Each of the stages has two collectibles you are asked to gather. The first is a golden apple, which will extend your life by a portion, and the second are statues that unlock new spells or grant you extra charges for existing ones. Both are really useful, almost necessary for the average player, which makes it a boon that neither of these are too hidden. In most stages it will only involve a minor detour from your intended path or small puzzles. What I like here is that the structure of the game allows you to get these any way you want. You can clear all the stages first before going to any of the bosses if you want, meaning you’ll face them all with the maximum arsenal available to you.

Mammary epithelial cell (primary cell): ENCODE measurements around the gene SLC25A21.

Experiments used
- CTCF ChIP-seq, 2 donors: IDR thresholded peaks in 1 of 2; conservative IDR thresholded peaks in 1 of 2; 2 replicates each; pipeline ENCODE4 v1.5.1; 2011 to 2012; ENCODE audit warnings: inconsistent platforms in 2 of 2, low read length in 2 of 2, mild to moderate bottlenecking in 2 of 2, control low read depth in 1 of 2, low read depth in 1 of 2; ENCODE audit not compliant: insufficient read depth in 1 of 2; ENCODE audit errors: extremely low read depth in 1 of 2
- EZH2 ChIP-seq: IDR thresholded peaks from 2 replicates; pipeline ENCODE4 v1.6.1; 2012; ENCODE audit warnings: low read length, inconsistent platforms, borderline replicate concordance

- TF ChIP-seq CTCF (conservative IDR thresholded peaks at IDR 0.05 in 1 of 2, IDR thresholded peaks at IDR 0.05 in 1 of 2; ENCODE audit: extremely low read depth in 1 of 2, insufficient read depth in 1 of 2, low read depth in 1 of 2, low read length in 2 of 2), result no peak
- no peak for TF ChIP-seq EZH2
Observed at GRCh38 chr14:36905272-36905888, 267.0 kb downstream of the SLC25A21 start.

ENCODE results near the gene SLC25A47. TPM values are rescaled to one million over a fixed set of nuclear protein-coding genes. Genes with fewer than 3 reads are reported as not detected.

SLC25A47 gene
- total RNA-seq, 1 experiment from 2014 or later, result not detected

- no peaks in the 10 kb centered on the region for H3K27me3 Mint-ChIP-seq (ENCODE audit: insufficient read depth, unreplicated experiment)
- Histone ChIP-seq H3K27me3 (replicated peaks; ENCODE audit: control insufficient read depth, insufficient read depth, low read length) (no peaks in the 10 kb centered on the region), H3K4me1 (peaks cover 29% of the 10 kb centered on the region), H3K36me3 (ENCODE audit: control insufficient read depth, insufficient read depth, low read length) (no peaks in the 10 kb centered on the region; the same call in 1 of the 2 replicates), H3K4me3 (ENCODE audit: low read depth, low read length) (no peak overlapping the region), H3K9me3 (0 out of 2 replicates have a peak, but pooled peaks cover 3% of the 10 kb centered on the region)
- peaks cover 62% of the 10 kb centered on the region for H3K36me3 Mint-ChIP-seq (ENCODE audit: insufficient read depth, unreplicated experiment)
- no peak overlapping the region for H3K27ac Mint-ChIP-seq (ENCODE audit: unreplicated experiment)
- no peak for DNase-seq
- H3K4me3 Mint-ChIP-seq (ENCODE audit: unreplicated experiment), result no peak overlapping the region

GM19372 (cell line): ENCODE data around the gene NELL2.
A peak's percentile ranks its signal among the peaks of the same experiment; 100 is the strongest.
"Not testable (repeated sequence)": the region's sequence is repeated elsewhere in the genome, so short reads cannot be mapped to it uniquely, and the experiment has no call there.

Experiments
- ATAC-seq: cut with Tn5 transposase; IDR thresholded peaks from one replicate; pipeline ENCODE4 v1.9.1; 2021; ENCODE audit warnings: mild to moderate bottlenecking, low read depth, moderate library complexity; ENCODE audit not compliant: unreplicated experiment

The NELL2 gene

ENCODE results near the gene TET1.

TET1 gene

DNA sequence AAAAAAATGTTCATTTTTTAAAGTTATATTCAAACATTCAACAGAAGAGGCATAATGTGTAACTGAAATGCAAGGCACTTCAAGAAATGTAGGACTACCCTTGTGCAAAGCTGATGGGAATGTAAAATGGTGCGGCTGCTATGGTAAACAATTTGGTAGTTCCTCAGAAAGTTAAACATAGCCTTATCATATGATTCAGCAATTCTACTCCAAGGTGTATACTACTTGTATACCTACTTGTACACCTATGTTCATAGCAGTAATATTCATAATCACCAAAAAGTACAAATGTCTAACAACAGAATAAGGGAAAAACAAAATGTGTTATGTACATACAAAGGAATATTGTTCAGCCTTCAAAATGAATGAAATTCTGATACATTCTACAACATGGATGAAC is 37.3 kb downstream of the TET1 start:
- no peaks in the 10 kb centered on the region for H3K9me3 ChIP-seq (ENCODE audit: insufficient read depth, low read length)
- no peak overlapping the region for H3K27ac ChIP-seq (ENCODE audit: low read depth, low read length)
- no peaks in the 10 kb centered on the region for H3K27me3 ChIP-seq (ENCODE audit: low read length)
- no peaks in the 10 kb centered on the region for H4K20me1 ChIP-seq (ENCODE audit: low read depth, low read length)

Extras score: 7/10


Writing this review was really upsetting, because I went into Jotun with high hopes, only to find it a game I enjoy visually and thematically, but absolutely hate playing. It’s slow, it’s unwieldy, and the lack of gaming mainstays like invincibility frames after taking a hit is kind of baffling. Going into it you may find a beautiful game, not entirely unlike fellow Scandinvian adventure Brothers: A Tale of Two Sons, but I can’t guarantee you’ll want to actually finish it.